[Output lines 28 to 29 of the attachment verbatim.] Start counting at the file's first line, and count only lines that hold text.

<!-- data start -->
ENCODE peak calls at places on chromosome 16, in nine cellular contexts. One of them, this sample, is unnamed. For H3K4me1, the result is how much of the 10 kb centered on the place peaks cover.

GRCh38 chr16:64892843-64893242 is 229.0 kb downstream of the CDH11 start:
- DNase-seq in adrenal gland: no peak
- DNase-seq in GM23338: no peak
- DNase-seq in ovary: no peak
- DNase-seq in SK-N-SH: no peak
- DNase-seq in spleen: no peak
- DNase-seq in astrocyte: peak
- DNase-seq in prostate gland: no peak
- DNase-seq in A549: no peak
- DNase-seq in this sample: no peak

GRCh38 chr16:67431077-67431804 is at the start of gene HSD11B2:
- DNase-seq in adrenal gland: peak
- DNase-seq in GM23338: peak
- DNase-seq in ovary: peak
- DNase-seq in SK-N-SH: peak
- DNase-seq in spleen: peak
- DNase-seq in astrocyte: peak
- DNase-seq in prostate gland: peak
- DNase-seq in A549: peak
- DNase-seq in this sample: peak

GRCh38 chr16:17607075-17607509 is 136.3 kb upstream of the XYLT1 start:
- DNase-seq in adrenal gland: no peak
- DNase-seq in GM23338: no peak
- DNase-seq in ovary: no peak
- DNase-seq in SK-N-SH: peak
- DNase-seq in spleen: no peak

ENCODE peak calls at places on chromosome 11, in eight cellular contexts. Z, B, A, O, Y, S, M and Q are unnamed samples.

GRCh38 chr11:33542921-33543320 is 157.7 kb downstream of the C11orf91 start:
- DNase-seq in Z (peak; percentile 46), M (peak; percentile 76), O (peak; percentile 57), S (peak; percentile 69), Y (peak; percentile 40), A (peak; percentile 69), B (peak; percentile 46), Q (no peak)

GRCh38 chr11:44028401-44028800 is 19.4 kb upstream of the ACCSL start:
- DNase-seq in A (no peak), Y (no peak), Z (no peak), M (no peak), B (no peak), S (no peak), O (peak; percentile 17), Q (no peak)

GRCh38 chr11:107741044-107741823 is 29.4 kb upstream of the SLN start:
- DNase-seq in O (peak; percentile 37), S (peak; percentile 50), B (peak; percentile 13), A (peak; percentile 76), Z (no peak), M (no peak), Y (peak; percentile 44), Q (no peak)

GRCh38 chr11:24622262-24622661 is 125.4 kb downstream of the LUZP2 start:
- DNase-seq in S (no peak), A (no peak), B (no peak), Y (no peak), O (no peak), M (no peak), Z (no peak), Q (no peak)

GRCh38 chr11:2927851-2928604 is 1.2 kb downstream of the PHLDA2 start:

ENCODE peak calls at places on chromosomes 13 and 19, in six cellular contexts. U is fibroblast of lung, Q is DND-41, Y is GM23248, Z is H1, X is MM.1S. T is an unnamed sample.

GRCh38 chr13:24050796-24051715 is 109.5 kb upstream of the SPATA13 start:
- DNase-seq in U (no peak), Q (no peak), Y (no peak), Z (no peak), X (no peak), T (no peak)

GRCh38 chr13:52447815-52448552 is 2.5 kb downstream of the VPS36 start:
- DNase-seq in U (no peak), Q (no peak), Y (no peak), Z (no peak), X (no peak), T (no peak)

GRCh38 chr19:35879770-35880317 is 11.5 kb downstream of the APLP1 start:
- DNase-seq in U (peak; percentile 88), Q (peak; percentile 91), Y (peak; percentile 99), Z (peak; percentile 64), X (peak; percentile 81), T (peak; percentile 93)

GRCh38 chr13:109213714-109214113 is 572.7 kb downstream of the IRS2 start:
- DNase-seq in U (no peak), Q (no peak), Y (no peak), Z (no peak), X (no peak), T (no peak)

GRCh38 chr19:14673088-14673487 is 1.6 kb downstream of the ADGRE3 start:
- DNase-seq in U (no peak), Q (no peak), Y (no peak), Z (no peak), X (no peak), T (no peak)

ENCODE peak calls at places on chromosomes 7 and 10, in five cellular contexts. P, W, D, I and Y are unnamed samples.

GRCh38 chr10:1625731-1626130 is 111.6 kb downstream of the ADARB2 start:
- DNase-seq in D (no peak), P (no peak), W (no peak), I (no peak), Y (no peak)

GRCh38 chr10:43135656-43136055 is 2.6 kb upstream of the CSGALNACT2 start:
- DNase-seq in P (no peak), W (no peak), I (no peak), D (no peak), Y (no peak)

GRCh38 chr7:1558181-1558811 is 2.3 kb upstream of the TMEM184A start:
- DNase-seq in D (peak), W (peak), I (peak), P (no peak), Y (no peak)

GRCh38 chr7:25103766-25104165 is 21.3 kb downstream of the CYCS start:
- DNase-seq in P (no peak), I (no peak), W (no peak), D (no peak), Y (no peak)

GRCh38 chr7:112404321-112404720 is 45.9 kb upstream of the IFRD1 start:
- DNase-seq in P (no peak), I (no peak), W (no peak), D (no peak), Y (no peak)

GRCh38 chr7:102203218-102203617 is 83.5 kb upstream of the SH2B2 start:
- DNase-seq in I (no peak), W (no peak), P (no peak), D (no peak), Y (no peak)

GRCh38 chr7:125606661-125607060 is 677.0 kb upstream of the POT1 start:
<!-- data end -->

ENCODE peak calls at places on chromosome 11, in eight cellular contexts. Z, B, A, O, Y, S, M and Q are unnamed samples.

GRCh38 chr11:33542921-33543320 is 157.7 kb downstream of the C11orf91 start: